On September 13th, GovLoop hosted our first ever virtual show, the Government Innovator’s Online Summit. The virtual conference brought together nearly 1300 government innovators, and provided five trainings throughout the day. Participants had the opportunity to virtually network, download resources and attend free online trainings to help them do their job better.
Topics for the virtual show included, the State of Government Social Media, How to Advance Your Tech Career in Government, Mobile Government: Today, Tomorrow and Beyond, How To: Create a Great Government Website and a session on Project Management training for government employees. Please follow the links at the end of this post to access a follow up blog and the archive of the webinar.
This post will provide a review of the Tech Career in Government session. You can view an archived version of the post here.
In November 2011, the U.S. Office of Personnel Management laid out its IT Program Management Career Path in direct response to the President’s 25 Point Implementation Plan to Reform Federal Information Technology Management. While the Career Path is helpful in recommending courses and curricula that assist a government IT professional in advancing his career according to a clear competency model, what does that kind of advancement really look like?
We’ve compiled a panel of experts to look at the issue.
- Kirk Webber, Communication Lead for the CIO Council, IT Workforce Committee
- Mike Koehler, Program Analyst, Cybersecurity Education Office, National Cybersecurity Division, DHS
- Benjamin Scribner, National Cyber Security Division, Department of Homeland Security
- Phil Bertolini, Deputy County Executive & Chief Information Officer, Oakland County, Michigan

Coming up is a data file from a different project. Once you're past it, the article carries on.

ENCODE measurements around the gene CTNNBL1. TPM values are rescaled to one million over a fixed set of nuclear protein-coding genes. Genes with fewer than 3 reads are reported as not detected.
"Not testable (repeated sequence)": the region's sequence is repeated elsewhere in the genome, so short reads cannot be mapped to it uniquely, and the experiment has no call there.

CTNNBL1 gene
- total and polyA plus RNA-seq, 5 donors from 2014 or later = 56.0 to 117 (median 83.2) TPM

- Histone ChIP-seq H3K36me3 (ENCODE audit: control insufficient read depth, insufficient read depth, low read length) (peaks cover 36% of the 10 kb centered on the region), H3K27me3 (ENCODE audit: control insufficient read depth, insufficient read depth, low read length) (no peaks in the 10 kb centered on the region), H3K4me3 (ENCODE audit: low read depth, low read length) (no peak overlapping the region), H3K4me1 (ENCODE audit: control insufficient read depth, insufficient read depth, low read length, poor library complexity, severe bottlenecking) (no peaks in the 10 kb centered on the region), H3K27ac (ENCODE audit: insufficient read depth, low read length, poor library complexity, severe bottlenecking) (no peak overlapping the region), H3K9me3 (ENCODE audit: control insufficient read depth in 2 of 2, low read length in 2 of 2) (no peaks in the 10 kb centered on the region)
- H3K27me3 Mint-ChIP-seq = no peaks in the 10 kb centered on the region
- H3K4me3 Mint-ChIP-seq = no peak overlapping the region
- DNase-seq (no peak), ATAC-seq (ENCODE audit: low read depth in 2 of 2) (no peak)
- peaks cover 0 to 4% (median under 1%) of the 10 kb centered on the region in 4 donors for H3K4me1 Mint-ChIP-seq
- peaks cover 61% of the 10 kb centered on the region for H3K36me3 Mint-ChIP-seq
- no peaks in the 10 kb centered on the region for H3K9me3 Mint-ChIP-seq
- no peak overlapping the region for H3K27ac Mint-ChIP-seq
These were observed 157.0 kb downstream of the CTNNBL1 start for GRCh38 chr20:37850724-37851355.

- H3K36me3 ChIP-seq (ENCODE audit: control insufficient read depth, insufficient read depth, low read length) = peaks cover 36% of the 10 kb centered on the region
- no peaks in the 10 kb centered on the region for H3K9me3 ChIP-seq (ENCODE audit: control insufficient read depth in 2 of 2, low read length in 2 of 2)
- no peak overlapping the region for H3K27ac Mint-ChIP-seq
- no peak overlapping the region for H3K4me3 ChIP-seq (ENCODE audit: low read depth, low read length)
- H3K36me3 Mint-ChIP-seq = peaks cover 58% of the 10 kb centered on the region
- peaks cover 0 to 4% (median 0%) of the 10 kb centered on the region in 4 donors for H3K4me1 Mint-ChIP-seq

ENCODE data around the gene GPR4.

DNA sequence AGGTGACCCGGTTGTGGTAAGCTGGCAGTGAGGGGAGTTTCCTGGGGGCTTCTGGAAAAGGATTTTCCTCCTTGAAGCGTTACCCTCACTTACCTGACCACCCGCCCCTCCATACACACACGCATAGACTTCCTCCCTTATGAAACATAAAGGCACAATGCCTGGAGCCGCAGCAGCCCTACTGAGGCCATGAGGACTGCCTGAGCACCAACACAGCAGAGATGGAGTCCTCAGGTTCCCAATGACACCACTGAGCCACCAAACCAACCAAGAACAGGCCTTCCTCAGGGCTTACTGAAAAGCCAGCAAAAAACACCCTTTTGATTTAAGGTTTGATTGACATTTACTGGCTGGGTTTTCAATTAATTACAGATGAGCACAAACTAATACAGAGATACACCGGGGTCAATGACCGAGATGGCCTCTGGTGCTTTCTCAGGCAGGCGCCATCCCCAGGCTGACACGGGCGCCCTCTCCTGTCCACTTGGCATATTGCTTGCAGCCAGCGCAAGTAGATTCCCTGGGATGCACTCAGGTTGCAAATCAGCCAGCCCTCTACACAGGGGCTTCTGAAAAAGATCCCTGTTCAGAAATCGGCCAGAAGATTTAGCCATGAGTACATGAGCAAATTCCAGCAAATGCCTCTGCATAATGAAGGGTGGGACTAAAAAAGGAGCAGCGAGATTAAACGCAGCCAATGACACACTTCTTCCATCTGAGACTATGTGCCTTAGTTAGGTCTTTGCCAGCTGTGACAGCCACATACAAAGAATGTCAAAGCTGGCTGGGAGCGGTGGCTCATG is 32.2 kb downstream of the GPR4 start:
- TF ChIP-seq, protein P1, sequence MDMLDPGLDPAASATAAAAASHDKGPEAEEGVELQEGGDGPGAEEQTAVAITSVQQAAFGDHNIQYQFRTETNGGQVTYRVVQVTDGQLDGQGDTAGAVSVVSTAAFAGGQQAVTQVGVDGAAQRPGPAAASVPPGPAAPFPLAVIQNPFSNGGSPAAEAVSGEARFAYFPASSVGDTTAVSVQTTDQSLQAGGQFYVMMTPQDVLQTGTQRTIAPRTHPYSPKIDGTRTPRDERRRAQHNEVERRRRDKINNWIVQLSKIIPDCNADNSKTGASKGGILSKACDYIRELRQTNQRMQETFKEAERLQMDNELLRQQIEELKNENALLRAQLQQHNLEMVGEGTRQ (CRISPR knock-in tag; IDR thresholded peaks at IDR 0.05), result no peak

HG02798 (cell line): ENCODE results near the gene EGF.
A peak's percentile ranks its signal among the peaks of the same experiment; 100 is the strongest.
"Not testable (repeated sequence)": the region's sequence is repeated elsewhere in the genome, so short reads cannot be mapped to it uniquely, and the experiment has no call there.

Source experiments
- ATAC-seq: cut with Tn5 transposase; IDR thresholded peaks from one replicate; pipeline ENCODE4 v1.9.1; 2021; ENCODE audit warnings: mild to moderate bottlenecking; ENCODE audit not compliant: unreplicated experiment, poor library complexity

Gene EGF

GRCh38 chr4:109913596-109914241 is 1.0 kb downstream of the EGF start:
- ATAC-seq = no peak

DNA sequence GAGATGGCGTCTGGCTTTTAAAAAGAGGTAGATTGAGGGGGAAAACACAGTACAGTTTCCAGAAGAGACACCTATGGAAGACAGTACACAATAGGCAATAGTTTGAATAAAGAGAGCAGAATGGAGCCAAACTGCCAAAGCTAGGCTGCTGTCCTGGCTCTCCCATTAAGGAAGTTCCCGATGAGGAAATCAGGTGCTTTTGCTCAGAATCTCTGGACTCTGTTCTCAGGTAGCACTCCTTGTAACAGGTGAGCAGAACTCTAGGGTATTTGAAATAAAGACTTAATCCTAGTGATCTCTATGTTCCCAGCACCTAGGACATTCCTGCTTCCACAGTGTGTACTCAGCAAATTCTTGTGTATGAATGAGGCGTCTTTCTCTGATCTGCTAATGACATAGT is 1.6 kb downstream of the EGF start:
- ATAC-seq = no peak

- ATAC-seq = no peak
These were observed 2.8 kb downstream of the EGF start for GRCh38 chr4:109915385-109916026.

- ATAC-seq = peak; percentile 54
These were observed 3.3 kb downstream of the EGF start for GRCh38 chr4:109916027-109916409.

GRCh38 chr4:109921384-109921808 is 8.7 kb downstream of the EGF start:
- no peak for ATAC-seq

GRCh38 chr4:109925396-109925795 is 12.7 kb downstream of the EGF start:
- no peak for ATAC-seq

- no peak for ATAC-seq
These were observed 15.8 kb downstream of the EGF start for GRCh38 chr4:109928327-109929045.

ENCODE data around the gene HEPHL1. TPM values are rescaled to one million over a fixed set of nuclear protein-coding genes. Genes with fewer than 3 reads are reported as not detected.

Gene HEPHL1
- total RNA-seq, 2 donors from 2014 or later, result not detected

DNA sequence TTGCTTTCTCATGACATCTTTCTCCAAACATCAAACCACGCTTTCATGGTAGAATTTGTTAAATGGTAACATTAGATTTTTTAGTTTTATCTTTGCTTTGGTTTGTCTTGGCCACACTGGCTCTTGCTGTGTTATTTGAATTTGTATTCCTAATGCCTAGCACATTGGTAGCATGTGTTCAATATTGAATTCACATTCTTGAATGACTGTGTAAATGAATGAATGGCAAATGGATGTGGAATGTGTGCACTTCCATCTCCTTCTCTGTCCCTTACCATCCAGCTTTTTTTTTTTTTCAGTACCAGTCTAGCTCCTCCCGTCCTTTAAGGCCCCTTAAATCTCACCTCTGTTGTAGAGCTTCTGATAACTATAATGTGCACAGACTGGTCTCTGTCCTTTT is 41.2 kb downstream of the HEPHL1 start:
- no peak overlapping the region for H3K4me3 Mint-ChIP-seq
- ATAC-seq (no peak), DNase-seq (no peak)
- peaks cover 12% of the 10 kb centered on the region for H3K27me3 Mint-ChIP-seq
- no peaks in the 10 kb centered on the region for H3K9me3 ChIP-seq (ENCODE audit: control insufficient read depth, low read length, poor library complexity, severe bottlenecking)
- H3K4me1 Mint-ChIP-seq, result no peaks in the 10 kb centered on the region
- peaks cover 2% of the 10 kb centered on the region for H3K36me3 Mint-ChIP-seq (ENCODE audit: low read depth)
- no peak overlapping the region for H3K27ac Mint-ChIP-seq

“When it’s time to advance your IT career you should keep a three part perspective in mind, Know, Be, Do,” says Webber.
Know standsfor being aware of what’s going on around in terms of IT developments and programs. IT leaders should check out what’s happening with CHCO Council, News Media, Interagency Groups, OMB, OPM, GAO, CIO Council, Congress.
Be stands for be the IT leader you want to be. You need to get outside your silo. You should work to increase your technical knowledge, improve your soft skills and seek out learning and training opportunities.
Do tells you to become the go to person. Use your technical skills to the fullest, volunteer for special assignments and resolve tough problems for your agency.
For a full list of development programs take a look at our archive here.
Specialize in Cybersecurity
How do you know if a career in cybersecurity is for you? “Simple” says Mike Koehler, he and his team have developed a National Cybersecurity Workforce Framework. The guide which is due out early next month will assess your skills and interests to see if the field is right for you.
Feds and contractors are also allowed to enroll in cyber training at the National Institute for Cybersecurity Studies. The first of its kind of training brings together the best resources.
Go Virtual: FedVTE and FedCTE are both options for feds. They courses combine virtual training with in-person events. All of the sessions are interactive and involve hands on leaning.
“In many cases in local government, IT staffs, are being asked to do less with less,” said Bertolini, “in order to stay competitive the IT industry needs to think of new ways of working. For example adding flexible hours, telework and competitive pay. We need to believe that county government is a good place to work.”
Bertolini says governments should consider rent to own programs and outline very direct purposes for IT staff.
Here are some photos that show what the virtual show looked like, if you want to download the slides to the session, please visit the archive version.
This page is brought to you by the GovLoop Technology Solutions Council. The mission of this council is to provide you with information and resources to help improve government. Visit the GovLoop Technology Solutions Council to learn more.